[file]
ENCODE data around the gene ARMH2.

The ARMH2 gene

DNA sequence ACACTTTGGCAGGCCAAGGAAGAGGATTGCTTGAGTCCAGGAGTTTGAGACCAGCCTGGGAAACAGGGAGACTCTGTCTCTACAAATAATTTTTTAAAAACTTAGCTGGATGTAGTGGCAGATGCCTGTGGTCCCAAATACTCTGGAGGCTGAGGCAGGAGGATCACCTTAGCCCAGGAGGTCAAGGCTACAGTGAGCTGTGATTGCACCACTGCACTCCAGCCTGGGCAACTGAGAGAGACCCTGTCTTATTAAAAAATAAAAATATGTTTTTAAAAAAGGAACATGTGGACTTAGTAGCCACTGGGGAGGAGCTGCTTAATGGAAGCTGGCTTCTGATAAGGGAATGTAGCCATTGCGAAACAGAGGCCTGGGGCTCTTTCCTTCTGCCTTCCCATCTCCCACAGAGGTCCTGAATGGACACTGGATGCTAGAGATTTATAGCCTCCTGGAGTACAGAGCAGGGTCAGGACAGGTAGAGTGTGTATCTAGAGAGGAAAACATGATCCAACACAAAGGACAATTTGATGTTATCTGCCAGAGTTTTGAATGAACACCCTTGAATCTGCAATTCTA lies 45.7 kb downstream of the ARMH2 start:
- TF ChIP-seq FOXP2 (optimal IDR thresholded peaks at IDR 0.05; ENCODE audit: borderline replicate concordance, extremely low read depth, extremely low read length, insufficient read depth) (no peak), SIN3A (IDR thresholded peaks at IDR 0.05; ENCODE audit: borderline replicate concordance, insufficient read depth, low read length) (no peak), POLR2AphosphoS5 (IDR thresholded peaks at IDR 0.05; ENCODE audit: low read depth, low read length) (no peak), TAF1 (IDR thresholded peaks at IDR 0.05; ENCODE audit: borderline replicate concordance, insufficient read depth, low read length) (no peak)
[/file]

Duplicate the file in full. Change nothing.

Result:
ENCODE data around the gene ARMH2.

The ARMH2 gene

DNA sequence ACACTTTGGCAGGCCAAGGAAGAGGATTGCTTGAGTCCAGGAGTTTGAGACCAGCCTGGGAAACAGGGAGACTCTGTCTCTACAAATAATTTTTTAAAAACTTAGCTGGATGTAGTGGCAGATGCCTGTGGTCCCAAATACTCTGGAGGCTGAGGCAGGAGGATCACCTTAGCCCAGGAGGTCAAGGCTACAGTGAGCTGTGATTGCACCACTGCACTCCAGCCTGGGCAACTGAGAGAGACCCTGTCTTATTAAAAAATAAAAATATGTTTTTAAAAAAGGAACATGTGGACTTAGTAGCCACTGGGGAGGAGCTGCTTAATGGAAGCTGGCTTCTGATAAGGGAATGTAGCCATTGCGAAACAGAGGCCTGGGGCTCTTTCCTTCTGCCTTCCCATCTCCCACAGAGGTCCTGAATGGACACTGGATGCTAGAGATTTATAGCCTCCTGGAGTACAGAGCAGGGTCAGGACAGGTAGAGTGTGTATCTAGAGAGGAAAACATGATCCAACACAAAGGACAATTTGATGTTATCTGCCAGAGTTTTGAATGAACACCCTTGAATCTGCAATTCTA lies 45.7 kb downstream of the ARMH2 start:
- TF ChIP-seq FOXP2 (optimal IDR thresholded peaks at IDR 0.05; ENCODE audit: borderline replicate concordance, extremely low read depth, extremely low read length, insufficient read depth) (no peak), SIN3A (IDR thresholded peaks at IDR 0.05; ENCODE audit: borderline replicate concordance, insufficient read depth, low read length) (no peak), POLR2AphosphoS5 (IDR thresholded peaks at IDR 0.05; ENCODE audit: low read depth, low read length) (no peak), TAF1 (IDR thresholded peaks at IDR 0.05; ENCODE audit: borderline replicate concordance, insufficient read depth, low read length) (no peak)